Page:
Friday, March 11, 2016

I visited 10 Cloverfield Lane...

I visited "10 Cloverfield Lane", knowing full well from what I'd read that it wasn't a direct, obvious sequel to Matt Reeves' giant-monster "found footage" hit. However, like that film, this one was also produced by J.J. Abrams, and based on what he's conveyed, a series of seemingly unrelated films could emerge, which will later connect like a puzzle to complete a vast, coherent tapestry. 

This claim, in itself, implies that first-time director Dan Trachtenberg's effort is disjointed in context, and it is, which for the sake of originality is good, but for those desiring a precise, now-we-how-and-why explanation regarding the Cloverfield Monster, well, it ain't gonna happen, despite the title's insinuation. At the same time, the film offers further (if not solely implied) food-for-thought on the creature's origin. 

While "Cloverfield" set the action on many planes, "10 Cloverfield Lane", thanks to Daniel Casey and Drew Goddard's script, is a claustrophobic installment, which for a time plays like John Fowles' "The Collector"; George A. Romero's "Night of the Living Dead" and Rod Serling's "The Shelter". It also smacks of Richard Matheson's "Dying Room Only", with a prolonged, ominous tease, but does the bait land a tasty catch?

The bait is as follows: during a major power outage, a young lady named Michelle (imagi-movie veteran, Mary Ellis Winstead) gets into a auto accident. She awakes in a farmhouse (i.e., a bunker within such) where two men, Howard (John Goodman) and Emmett (John Gallagher, Jr.), reside. She's informed by Howard that she's being contained for her own good, that to taste the forbidden fruit of escape is unwise, for something now taints the outside, but what exactly is it?

Well, I don't think I'm spoiling much by saying that it's...well, hard to say. It might be a poisoned atmosphere, mutating humans, militant extraterrestrials, or all of the above. One thing is for certain: inside the tension-wrought confines, Howard seems to know what's brewing, but is it through intuition or the roundabout implications of his survivalist know-how? Also, his petulant, enigmatic presence makes one consider the notion that monsters can rise from out the human condition, making this weird tale more "Psycho" than "Godzilla". (Bear McCreary's excellent score also helps drives the atmosphere in that direction.)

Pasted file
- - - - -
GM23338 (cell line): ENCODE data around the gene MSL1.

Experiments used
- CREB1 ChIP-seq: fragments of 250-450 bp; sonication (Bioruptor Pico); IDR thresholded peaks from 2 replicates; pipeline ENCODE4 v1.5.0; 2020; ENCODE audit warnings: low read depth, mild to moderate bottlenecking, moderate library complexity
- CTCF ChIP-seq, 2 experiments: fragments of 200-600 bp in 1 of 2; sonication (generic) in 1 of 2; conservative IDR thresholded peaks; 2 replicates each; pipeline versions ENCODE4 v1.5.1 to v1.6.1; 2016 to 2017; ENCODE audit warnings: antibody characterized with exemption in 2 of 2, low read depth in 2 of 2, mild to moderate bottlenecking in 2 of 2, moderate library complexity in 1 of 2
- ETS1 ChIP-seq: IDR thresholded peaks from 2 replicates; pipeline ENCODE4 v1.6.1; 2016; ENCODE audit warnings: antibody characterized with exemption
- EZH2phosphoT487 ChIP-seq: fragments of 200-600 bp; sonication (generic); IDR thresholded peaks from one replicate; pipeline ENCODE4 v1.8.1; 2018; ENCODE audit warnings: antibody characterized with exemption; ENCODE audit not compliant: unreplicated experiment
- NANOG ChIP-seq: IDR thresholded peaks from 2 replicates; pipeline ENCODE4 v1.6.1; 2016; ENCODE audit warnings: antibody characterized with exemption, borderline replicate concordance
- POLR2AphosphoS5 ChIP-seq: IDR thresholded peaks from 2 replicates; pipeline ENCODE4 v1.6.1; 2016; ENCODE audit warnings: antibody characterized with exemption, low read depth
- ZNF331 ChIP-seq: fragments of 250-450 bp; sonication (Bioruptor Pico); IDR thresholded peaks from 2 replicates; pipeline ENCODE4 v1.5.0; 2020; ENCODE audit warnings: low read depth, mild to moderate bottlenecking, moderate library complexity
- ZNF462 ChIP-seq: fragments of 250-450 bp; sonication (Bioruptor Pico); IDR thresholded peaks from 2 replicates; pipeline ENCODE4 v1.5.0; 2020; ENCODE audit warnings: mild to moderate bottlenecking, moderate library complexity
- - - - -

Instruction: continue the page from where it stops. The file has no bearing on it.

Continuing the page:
According to legend, "Cloverfield Lane" began as a project entitled "The Cellar", with characters hiding from the effects of nuclear fallout. On this basis, it's easy to deduct that the concept was merely recycled into what now stands as a wannabe "Cloverfield" companion piece, but without knowing the intended scope of possible upcoming entries, who can say how this chapter might be viewed in the long run, or even how it should be taken presently? 

In the end, it feels more like a prequel to the 2008 film than a sequel, but if these films are linked (or are to link, as Abrams says), then damn it, let such link in some tangible way. A few pretentious leads here and there aren't enough to do the job, and with that in mind, yes, "Cloverfield Lane" does, offer interesting bait, but its catch is, to say the least, unfulfilled. 

Nevertheless, thanks to its taut direction and performances, the adventure is certainly worth experiencing. (By the way, Goodman is gripping throughout and if this weren't an offbeat horror picture, he'd be a shoe-in for an Oscar.) At the same time, the story may have been more suspenseful as a stand-alone, inspiring us to ponder Howard's sincerity on a grander scale. With "Cloverfield" in the title (whatever the hell that banner means), one realizes that something horrifying does, in fact, exist beyond the shelter, and this blunts the climax's impact, though visually it remains eerie and striking. 

If "Cloverfield Lane"gains widespread favor on the basis of its premise, it's likely because viewers will have granted it through their collective imagination, and perhaps on this basis, the filmmakers deserve credit for fostering this tactic. After all, the new "Cloverfield", like the old, is destined to be discussed, debated and dissected for years to come. Let's just hope that, whether we fancy the ultimate reveal or not, such culminates in something solid. 

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